Besides the various
operator<<() functions, the
ostream class provides the
put() method for displaying characters and the
write() method for displaying strings.
put() method had the following prototype:
ostream & put(char);
The current standard is equivalent, except it’s templated to allow for
wchar_t. You invoke it by using the usual class method notation:
cout.put('W'); // display the W character
cout is the invoking object and
put() is the class member function. Like the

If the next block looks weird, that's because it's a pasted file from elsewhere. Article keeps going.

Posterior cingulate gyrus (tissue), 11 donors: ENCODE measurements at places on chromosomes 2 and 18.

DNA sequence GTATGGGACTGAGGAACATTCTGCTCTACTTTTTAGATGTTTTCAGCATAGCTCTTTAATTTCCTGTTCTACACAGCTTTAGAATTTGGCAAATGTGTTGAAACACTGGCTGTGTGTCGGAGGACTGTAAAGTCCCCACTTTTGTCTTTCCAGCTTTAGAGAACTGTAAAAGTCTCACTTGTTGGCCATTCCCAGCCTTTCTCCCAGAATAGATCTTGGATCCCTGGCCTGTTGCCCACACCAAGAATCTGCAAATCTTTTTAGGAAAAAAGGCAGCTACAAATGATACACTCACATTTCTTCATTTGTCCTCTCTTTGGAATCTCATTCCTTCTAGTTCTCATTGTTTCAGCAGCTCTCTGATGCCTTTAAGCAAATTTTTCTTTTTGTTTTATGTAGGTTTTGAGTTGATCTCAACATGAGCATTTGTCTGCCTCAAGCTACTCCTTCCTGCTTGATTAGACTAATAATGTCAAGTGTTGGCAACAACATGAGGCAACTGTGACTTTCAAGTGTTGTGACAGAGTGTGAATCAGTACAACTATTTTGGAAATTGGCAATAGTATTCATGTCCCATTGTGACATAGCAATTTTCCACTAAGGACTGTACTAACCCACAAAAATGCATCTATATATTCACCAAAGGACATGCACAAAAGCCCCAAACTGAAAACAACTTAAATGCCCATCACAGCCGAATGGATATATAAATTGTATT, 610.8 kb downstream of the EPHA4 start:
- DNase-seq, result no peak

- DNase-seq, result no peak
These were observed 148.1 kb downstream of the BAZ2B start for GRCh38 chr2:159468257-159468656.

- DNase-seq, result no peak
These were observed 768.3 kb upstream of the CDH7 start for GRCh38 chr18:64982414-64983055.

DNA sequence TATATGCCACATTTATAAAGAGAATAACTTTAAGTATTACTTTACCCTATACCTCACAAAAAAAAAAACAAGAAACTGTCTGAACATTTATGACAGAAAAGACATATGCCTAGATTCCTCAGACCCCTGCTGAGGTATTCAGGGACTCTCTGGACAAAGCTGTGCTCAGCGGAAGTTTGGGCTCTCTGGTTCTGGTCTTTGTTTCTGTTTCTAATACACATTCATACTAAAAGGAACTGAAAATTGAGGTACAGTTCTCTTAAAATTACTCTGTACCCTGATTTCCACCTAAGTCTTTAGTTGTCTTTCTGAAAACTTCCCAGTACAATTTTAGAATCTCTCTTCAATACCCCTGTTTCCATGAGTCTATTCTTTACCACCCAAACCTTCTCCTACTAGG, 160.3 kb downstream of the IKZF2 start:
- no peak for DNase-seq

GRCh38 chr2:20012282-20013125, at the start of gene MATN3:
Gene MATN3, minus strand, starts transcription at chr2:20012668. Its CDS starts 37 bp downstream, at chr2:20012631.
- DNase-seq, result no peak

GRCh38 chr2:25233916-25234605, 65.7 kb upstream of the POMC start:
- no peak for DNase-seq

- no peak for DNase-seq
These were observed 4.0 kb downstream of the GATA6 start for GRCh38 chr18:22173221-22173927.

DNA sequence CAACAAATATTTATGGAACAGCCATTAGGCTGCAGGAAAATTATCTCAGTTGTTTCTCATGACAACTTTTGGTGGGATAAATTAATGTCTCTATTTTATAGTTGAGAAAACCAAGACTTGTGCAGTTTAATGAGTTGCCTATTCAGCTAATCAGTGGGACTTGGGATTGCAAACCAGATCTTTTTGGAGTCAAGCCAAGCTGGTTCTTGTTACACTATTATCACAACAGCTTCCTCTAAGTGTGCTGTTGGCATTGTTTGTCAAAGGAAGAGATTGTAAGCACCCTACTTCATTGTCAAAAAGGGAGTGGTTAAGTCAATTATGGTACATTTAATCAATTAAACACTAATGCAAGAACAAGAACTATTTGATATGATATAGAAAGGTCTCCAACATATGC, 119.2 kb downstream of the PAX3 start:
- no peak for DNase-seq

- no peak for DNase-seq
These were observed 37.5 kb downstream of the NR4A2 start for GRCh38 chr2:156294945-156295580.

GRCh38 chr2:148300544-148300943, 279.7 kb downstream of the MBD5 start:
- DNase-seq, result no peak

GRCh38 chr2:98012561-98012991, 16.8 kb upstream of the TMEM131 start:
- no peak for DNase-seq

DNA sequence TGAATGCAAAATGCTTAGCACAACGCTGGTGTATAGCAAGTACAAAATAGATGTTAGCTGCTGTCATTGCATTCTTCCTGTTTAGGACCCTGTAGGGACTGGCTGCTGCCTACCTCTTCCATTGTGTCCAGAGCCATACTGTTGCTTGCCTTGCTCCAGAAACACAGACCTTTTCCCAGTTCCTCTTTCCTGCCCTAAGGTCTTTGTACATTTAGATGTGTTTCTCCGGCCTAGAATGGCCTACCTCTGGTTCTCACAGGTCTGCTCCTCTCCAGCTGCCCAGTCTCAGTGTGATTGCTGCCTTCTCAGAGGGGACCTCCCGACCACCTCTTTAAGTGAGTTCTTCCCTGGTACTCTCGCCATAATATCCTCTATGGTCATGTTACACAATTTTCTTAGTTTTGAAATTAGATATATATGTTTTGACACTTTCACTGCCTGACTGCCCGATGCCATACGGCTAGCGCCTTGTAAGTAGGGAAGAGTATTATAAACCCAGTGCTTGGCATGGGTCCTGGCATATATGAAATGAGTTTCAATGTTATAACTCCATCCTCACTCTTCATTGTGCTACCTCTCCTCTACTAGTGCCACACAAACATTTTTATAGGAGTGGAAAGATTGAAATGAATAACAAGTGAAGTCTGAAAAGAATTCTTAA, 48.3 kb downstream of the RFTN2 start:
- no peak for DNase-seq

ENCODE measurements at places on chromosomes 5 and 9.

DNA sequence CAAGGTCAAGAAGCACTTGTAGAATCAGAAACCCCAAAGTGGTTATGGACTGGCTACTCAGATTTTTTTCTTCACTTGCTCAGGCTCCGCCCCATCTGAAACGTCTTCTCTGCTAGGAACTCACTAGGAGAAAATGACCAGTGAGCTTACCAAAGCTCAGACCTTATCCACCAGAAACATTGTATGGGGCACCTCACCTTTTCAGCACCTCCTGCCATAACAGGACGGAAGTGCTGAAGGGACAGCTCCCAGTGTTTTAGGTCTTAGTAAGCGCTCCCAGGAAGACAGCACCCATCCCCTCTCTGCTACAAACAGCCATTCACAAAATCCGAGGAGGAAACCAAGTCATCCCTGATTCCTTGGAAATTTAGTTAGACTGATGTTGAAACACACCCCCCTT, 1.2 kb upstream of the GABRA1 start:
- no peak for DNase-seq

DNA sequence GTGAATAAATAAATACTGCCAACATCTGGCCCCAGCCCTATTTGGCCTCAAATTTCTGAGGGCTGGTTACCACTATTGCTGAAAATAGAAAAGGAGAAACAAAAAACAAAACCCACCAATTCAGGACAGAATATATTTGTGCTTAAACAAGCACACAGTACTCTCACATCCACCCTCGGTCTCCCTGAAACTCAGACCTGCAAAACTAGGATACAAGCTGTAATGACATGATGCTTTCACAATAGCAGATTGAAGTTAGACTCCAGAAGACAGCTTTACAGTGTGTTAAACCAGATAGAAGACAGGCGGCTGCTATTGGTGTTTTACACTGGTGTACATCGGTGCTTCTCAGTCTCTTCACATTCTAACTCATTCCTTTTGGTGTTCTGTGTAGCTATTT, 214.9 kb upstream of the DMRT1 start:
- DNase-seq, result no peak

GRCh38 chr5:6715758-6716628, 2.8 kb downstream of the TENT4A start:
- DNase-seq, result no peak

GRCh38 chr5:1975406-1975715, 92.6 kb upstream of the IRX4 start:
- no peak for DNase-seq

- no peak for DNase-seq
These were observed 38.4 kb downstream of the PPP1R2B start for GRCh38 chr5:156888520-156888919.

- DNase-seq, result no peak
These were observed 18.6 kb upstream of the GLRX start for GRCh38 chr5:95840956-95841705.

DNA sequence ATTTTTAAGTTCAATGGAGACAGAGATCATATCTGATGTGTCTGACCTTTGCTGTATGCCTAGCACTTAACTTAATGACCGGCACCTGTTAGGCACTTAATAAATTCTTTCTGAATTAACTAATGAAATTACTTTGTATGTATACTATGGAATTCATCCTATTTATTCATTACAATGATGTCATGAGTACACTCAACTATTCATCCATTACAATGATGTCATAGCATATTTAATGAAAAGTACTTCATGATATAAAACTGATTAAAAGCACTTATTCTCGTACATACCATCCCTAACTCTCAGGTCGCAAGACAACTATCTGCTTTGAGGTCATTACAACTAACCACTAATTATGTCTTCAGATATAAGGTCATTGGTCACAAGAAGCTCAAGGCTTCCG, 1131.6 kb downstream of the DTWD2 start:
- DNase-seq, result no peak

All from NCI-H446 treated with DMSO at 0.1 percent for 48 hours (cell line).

<< operator functions, this function returns a reference to the invoking object, so you can concatenate output with it:
cout.put('I').put('t'); // displaying It with two put() calls
The function call
cout.put('I') returns ...
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